Maita thinks he was seven years old when he and his family were forced out of their home in Bhutan.
Starting in the late 1980s, the Himalayan country began driving out people who were ethnically Nepali. They fled across the mountains to Nepal, where they were settled in impoverished refugee camps.
“I didn’t even know Nepal. I didn’t know anything about it,” Maita explains using sign language. “We didn’t have any food. We didn’t have any shelter. We needed help cause we were starving.”
Maita and some of the other refugees in this piece asked that their last names not be used.
The difficulties of Maita’s early life were compounded by the fact that he is deaf.
Bhutan and Nepal have some of the highest rates of deafness in the world. Many people in this region lose their hearing because of a lack of basic healthcare to treat common ear infections, high fevers and measles. There’s also a stigma surrounding deafness in the region, and it’s common for deaf people to be kept out of public life by their families.
“Some who could talk had a better life,” Maita explains. “It is different if you are deaf – not a good life.”
Like many deaf people in the region, Maita says he didn’t go to school growing up, so he didn’t learn sign language, reading or writing. Deaf people were often stuck using informal hand gestures with friends and family and had no other way of communicating.
When the Bhutanese government started pushing out the Nepalis, Maita’s parents fled without him and his sister, who was also deaf.
“They didn’t want us because we were deaf,” Maita explains. “My other brother went with my parents, but me and my deaf sister, we were on our own.”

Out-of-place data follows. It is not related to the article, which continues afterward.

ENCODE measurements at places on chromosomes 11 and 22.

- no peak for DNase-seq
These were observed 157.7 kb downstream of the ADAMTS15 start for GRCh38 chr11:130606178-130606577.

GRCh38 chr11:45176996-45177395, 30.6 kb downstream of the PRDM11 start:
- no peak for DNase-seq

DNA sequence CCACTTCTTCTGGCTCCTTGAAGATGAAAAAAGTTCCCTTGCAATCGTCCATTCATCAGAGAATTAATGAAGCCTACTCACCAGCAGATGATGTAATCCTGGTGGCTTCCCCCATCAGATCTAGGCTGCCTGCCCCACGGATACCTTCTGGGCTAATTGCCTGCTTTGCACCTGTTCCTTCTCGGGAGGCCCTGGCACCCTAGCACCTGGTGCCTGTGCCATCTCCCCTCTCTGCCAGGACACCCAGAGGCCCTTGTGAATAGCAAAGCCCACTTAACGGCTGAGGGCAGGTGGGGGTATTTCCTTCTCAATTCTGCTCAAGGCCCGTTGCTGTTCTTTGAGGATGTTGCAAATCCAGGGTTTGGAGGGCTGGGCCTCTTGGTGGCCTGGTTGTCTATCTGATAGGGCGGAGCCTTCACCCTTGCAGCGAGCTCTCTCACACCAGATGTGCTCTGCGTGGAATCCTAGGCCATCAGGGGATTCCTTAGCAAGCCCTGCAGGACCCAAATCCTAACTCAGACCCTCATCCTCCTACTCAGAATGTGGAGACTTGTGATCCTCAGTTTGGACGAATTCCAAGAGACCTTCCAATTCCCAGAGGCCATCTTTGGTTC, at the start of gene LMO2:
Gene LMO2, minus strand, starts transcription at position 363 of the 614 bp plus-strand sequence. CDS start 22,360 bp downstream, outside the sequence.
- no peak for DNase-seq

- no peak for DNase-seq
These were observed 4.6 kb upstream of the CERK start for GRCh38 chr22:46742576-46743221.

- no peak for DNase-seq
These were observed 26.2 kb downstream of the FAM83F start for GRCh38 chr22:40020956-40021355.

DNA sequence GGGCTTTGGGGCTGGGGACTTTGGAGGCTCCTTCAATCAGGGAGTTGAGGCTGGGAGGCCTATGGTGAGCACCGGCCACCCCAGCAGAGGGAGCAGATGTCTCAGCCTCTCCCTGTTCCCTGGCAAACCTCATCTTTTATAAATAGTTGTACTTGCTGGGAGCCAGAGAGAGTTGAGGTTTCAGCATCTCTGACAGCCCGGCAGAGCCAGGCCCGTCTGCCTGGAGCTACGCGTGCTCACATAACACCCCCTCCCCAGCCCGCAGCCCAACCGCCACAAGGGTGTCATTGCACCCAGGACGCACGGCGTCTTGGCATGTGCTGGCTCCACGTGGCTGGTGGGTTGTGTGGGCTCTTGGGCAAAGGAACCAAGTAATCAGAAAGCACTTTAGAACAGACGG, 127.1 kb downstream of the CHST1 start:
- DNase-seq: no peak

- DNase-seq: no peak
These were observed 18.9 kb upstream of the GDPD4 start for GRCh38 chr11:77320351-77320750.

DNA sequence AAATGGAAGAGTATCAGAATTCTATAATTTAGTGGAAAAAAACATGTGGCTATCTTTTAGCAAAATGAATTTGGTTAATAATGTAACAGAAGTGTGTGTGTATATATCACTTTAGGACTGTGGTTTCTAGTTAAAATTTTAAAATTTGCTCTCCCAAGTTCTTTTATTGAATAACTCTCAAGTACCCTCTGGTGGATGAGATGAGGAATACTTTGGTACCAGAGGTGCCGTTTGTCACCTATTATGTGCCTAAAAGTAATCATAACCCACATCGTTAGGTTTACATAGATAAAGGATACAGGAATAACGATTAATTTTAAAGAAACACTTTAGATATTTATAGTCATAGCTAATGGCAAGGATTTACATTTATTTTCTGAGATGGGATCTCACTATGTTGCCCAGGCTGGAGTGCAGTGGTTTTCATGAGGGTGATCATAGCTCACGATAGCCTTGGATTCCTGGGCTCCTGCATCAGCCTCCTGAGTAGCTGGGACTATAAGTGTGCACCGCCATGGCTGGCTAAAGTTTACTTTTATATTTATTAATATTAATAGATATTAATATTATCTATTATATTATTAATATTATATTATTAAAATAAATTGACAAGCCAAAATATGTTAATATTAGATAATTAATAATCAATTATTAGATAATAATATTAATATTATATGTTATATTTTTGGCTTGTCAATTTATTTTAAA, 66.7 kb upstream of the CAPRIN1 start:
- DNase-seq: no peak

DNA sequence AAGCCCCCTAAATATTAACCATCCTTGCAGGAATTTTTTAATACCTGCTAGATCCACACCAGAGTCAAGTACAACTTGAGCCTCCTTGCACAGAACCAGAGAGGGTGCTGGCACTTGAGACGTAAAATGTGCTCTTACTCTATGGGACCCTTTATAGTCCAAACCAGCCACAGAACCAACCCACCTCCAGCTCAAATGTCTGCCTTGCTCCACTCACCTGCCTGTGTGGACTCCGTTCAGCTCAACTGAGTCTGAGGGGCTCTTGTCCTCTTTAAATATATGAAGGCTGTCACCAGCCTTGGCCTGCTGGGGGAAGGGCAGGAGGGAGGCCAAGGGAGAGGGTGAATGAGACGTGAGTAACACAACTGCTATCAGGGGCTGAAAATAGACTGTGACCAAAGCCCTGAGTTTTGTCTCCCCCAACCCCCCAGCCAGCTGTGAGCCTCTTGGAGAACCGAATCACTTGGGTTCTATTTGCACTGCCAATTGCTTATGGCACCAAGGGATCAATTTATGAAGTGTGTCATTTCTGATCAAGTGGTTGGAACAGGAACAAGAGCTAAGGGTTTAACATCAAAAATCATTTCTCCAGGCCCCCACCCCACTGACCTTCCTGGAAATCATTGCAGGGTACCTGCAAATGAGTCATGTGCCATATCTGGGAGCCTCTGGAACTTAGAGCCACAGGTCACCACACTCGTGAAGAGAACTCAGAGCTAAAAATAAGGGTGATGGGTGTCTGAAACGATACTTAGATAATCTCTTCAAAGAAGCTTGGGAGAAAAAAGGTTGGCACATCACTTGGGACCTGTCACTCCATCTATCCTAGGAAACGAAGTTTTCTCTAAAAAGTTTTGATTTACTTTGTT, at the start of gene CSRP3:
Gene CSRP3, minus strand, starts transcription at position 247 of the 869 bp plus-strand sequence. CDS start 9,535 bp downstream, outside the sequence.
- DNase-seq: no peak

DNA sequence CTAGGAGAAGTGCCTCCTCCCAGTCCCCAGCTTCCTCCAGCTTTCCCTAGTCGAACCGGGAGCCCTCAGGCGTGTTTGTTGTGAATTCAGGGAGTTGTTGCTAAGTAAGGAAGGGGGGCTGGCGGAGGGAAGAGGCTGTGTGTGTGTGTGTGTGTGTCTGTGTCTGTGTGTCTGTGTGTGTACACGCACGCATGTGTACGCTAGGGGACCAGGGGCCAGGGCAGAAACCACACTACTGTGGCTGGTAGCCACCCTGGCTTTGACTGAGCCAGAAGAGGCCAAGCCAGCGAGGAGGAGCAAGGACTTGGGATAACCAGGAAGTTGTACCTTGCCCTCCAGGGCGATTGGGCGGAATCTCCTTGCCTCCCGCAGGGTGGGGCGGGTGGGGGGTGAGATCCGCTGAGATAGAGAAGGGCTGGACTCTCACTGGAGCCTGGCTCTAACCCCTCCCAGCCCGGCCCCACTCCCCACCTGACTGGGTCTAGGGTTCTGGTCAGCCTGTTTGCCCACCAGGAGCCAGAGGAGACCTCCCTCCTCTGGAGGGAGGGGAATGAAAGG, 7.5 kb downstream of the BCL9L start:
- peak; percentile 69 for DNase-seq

Maita ended up living in a refugee camp in Nepal for 20 years before coming to the United States. He eventually settled in the Kansas City area.
A new student
At a small house in Kansas City, Kansas, Debbie Buchholz teaches a weekly American Sign Language class for deaf refugees.
Buchholz is the pastor of Deaf International Community Church, based in Olathe, Kansas.
Her dozen students are almost all Bhutanese refugees. They sit in a circle of couches and watch her use sign language to introduce a new student: Dao.
Dao is a woman in her 40s who looks terrified. She’s a refugee from Vietnam, but, as Buchholz explains, her situation is similar to the others.
“She has never been to school. The same as you. No school,” Buchholz tells her class using sign language. “She doesn’t know sign language. Nothing. So you guys are going to help me be teachers to her. Ok? Cause you are learning to sign. You are her friends. And you know what to feel like refugee. You know hard.”